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push

[pu̇sh]
(computer science)
To add an item to a stack.
McGraw-Hill Dictionary of Scientific & Technical Terms, 6E, Copyright © 2003 by The McGraw-Hill Companies, Inc.

push

(programming)
To put something onto a stack or pdl.

Opposite: "pop".

push

(communications)
This article is provided by FOLDOC - Free Online Dictionary of Computing (foldoc.org)

push technology

Transmitting data from an internal network or a cloud-based service to the user's computer or mobile device. Notifications for a wide variety of events such as stock quotes and Facebook posts are pushed in real time. In contrast, email is typically pushed when users open their mail program. Application updates may be automatically pushed when the app is opened or only when requested by the user.

Push Is Automatic - Pull Requires a Request
Contrast push with "pull" technology, in which the user initiates a request for the data each time. Retrieving a Web page is an example of the pull model.

PointCast Was the First
In the mid-1990s, PointCast was the first Internet product to become popular for pushing selected news and stock quotes into a user's computer (see PointCast). See real time, BackWeb and Active Channel.


Copyright © 1981-2019 by The Computer Language Company Inc. All Rights reserved. THIS DEFINITION IS FOR PERSONAL USE ONLY. All other reproduction is strictly prohibited without permission from the publisher.
References in classic literature ?
Poyser--she's my aunt, and she has heard of your great affliction, and is very sorry; and I'm come to see if I can be any help to you in your trouble; for I know your sons Adam and Seth, and I know you have no daughter; and when the clergyman told me how the hand of God was heavy upon you, my heart went out towards you, and I felt a command to come and be to you in the place of a daughter in this grief, if you will let me."
Ye'll ne'er make me believe as it's better for me not to ha' my old man die in's bed, if he must die, an' ha' the parson to pray by him, an' me to sit by him, an' tell him ne'er to mind th' ill words I've gi'en him sometimes when I war angered, an' to gi' him a bit an' a sup, as long as a bit an' a sup he'd swallow.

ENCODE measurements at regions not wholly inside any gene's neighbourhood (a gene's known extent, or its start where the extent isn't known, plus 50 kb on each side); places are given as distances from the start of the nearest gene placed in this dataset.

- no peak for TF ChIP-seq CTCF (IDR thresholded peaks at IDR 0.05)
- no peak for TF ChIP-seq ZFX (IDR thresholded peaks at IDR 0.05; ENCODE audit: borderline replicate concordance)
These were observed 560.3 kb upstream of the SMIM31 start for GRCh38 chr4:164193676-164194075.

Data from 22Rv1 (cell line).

They began moving slowly across the hall, when they were stopped by the impact of Evelyn, who dashed into them, as though in running downstairs to catch them her legs had got beyond her control.
When I look back upon it, I can hardly believe how things have changed.
When Countess Nordston ventured to hint that she had hoped for something better, Kitty was so angry and proved so conclusively that nothing in the world could be better than Levin, that Countess Nordston had to admit it, and in Kitty's presence never met Levin without a smile of ecstatic admiration.
It was only when the same evening he came to their house before the theater, went into her room and saw her tear-stained, pitiful, sweet face, miserable with suffering he had caused and nothing could undo, he felt the abyss that separated his shameful past from her dovelike purity, and was appalled at what he had done.
Could he introduce it, with modifications, when he next wrote a letter to his brother, the lay-reader?
"What is it?" he asked, a little wearily, for she only had one topic of conversation when she sat upon his knee.
"When you see a poor girl in service, do you feel no remorse?"
To run my hand along the Chain, when found, until I come to the part of it which stretches over the edge of the rocks, down into the quicksand.
And that promise of marriage when her daughter, Natalya Yegorovna, was alive?
I know all the ins and outs of your affairs now, my dear boy--it's not for nothing that you were so open with Pashenka when you were her prospective son-in-law, and I say all this as a friend.